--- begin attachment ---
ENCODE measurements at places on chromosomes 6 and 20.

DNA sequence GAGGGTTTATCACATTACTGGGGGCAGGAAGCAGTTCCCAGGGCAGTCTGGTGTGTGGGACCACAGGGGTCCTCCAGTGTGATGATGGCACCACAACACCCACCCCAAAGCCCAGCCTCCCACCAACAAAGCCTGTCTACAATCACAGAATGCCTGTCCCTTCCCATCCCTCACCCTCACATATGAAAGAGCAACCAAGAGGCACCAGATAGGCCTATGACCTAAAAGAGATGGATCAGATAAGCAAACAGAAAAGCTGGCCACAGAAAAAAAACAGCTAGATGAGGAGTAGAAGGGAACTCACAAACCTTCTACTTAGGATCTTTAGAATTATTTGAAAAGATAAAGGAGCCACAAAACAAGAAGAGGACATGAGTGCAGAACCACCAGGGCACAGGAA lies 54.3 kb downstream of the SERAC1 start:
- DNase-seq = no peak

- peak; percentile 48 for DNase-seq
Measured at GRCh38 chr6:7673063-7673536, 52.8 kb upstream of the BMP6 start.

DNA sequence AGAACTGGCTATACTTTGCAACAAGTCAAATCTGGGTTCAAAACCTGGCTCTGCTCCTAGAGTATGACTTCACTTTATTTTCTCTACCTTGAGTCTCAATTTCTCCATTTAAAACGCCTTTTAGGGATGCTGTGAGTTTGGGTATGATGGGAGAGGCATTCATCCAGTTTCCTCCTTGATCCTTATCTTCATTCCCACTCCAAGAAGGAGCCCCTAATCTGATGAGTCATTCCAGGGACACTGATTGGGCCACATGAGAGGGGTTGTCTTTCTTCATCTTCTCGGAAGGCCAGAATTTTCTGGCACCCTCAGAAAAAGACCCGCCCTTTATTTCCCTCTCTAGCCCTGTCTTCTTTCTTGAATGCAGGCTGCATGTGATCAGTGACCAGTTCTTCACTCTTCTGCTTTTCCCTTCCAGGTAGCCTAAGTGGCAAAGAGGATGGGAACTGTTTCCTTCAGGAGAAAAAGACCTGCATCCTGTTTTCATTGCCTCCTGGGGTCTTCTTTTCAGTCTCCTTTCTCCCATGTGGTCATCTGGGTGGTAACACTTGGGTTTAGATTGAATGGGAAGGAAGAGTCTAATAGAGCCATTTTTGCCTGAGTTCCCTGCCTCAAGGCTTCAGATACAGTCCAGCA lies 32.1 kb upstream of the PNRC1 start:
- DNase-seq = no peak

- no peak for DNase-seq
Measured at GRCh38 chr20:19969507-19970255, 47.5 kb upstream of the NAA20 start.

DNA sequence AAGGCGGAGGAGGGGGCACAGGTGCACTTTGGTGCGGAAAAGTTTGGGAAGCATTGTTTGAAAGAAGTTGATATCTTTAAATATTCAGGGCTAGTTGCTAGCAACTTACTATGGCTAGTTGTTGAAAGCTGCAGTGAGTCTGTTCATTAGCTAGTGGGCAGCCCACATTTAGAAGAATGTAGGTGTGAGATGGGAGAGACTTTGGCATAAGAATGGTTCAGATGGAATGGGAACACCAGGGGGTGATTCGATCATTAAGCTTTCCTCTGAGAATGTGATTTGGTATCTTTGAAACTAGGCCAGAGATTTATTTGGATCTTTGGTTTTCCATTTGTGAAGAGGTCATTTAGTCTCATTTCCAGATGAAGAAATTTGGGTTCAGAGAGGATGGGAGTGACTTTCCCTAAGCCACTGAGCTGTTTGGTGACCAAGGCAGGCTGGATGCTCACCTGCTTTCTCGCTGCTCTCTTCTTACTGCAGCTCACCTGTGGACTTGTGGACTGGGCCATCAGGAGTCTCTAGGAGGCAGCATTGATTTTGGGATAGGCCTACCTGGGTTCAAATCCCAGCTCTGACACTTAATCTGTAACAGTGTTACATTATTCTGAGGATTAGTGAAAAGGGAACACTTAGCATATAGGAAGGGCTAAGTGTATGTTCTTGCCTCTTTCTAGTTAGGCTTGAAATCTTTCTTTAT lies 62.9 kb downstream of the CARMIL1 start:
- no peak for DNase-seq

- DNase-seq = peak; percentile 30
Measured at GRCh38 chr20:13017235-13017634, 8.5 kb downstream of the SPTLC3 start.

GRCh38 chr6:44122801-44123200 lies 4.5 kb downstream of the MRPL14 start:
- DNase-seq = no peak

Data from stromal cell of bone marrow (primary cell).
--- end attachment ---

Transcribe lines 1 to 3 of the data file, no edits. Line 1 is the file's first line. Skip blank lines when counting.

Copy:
ENCODE measurements at places on chromosomes 6 and 20.

DNA sequence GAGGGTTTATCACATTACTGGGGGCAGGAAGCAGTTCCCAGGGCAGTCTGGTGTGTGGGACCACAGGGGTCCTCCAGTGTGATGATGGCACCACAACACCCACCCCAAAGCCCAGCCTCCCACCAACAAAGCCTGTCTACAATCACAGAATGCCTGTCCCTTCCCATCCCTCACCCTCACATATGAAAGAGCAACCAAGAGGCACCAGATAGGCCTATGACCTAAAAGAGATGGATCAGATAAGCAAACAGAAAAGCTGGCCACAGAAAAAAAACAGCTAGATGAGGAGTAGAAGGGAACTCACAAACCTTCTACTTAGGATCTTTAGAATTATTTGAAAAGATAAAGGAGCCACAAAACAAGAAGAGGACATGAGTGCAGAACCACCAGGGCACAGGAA lies 54.3 kb downstream of the SERAC1 start:
- DNase-seq = no peak